Last year I posted here some recommendations for commentaries and other book sets people might want to buy for that pastor or seminary student in their life. It was in no particular order and it wasn’t exhaustive.
Two things happened again this year: people started sending me notes asking about this or that book as a gift and I also received my shipment of books from the Evangelical Publishing Association. I’m a judge in the Bible and Reference section for their annual Gold Medallion Awards (and I have been for about 15 years). Questions and these new additions to commentary series stimulated me to create some additions to last years sampling.
My same disclaimers apply as last year. I apologize in advance if I am critical of your favorite author, but when I look at the work of Spurgeon and more recently D. A. Carson, I realize that I’m in good company utilizing some of the sharper facets of humor and critique. Also, these are in no particular order.
I haven’t mentioned a few series because one must be mindful that commentary series often die young (e.g. The Eerdmans Critical Commentary series or the now officially aborted Clarendon Bible series). But here you go:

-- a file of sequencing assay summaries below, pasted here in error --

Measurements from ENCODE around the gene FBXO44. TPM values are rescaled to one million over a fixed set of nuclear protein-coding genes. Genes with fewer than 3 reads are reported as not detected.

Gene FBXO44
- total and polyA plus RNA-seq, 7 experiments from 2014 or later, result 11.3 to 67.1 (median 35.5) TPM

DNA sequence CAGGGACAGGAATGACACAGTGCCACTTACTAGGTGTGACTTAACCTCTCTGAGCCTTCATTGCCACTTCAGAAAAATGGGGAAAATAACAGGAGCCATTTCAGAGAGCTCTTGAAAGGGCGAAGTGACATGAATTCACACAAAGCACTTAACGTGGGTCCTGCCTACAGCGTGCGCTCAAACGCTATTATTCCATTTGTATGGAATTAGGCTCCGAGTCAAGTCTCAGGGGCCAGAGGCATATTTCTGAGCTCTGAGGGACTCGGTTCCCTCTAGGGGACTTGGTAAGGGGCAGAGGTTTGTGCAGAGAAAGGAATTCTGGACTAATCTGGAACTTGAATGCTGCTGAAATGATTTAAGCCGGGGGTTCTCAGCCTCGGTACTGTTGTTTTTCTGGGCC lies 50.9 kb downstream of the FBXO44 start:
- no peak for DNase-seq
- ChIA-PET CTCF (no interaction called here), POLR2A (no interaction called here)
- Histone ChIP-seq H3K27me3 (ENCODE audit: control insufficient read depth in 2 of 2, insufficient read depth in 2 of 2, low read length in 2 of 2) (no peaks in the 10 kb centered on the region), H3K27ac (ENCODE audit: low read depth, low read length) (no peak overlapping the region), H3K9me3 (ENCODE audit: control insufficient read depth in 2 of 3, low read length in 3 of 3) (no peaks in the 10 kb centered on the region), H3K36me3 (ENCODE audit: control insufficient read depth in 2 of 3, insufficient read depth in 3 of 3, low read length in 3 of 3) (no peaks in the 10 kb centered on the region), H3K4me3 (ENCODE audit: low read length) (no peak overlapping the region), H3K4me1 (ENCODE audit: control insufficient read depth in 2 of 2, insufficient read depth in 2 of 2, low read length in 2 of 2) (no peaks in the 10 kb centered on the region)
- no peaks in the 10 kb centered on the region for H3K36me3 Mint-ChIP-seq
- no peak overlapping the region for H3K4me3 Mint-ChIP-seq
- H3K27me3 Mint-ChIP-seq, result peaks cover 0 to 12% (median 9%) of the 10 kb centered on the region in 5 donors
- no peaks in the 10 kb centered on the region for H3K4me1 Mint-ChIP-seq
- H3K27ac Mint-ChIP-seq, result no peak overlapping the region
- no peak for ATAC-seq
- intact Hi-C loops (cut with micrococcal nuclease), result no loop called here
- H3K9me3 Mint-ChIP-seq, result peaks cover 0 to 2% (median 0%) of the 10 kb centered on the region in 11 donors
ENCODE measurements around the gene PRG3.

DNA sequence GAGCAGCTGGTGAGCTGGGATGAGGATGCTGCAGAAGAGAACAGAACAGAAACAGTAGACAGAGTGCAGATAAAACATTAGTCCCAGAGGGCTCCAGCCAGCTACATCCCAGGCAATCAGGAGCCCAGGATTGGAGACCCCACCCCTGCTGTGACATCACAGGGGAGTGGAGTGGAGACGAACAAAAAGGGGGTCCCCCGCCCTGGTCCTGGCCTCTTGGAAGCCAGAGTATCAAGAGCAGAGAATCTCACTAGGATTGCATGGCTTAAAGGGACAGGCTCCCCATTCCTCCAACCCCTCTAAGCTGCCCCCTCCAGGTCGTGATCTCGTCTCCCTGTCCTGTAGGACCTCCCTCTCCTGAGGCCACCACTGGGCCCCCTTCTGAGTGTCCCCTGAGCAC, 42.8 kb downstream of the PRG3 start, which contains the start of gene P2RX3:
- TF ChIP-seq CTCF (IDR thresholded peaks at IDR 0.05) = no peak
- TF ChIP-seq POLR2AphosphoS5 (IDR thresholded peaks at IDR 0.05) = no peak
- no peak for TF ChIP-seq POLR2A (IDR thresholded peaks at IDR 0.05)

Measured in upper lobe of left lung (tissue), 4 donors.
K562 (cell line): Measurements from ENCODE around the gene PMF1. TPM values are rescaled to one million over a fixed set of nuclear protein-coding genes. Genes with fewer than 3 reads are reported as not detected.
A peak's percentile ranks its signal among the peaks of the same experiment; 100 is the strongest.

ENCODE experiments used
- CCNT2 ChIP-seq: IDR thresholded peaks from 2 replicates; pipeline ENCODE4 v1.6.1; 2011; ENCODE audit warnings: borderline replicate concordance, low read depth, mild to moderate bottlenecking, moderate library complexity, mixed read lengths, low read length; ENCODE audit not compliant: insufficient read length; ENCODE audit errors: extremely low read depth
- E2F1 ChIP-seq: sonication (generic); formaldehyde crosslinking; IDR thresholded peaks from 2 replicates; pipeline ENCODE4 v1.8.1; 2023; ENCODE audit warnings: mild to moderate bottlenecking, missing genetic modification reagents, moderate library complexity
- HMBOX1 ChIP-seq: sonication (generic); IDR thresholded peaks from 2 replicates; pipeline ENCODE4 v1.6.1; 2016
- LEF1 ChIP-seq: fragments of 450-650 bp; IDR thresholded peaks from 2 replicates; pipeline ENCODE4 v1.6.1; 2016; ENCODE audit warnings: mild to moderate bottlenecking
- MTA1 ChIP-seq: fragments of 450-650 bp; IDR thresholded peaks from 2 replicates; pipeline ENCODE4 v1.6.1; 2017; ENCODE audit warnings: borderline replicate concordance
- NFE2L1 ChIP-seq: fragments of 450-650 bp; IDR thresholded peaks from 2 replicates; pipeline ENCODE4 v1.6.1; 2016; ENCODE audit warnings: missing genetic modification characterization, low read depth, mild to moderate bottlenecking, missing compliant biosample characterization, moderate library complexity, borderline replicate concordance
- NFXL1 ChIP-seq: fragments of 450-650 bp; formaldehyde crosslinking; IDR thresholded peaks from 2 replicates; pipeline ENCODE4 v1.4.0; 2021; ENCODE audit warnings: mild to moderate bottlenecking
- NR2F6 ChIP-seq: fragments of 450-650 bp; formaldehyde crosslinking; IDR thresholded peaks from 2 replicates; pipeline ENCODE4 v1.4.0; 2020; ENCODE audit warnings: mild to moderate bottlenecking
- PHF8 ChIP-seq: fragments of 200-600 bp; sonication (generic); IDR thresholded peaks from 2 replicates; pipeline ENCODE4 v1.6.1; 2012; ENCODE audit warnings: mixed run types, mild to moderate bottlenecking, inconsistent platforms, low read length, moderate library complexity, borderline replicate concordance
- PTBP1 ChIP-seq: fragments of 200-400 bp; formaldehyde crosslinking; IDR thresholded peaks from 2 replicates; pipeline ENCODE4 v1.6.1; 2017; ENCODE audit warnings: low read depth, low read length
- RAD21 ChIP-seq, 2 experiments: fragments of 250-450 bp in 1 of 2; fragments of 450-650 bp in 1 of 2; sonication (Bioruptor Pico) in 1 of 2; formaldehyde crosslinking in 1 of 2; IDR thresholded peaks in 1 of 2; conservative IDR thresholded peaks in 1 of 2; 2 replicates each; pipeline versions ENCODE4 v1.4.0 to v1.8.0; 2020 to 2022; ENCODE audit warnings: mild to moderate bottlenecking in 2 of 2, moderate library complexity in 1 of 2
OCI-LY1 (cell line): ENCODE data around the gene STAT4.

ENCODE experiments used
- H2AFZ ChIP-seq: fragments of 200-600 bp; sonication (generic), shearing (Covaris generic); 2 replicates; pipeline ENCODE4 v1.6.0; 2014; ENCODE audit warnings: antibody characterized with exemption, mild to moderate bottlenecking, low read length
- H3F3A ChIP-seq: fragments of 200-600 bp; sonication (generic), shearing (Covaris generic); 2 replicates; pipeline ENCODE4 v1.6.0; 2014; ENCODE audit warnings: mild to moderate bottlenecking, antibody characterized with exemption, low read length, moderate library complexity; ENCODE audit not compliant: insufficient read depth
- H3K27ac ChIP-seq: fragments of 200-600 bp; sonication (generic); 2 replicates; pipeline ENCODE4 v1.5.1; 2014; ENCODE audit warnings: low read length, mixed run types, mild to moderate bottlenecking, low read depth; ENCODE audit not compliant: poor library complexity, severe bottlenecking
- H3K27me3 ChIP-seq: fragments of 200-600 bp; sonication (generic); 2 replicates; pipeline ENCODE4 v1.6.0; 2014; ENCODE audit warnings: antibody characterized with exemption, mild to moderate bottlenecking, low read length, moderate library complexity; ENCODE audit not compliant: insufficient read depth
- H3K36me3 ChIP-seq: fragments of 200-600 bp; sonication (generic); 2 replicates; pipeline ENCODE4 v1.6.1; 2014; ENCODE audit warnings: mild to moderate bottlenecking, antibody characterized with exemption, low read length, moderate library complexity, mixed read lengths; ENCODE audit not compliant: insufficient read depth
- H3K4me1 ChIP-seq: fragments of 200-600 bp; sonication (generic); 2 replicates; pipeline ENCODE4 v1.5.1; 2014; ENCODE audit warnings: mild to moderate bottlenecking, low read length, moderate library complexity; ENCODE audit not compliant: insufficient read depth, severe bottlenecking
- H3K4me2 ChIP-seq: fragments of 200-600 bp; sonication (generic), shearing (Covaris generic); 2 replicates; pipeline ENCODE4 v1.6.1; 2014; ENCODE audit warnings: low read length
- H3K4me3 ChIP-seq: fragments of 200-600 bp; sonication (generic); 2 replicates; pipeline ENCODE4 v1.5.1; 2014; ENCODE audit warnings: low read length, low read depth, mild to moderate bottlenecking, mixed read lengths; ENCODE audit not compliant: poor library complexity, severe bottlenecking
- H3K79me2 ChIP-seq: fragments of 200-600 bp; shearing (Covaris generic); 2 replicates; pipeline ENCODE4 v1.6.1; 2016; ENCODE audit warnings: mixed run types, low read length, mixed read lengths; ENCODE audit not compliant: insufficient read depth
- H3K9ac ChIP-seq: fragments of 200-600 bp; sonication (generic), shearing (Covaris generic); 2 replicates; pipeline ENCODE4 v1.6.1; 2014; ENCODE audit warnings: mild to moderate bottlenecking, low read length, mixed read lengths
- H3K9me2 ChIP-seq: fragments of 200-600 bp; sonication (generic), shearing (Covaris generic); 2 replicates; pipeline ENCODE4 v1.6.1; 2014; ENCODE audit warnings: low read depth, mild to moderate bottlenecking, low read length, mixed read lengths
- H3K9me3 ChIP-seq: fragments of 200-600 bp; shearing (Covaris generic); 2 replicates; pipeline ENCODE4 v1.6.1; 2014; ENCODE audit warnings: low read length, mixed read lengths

Preaching the Word Commentary Series. Edited by R. Kent Hughes this series began as Hughes’ sermons put into commentary form (similar to The MacArthur series). It proved to be successful and to fill out the series more quickly Hughes became the editor and other authors were added. They are brief, uniformly helpful, and much more pastoral in tone. And, they are engagingly written. The key with this set is, despite, the title, they aren’t really commentaries; they are in fact synopses of how to “preach the word” and in this sense Hughes didn’t try to make his sermons something they weren’t. They are more useful to examine against what your completed sermon looks like than to see the technical details of the text. I’m not sure I would rush out and buy the whole set, although Hughes’ contributions are always worthwhile. The newest volume (1 Corinthians by Steven Ulm) covers the key features of the book without bogging down in this or that section of the epistle.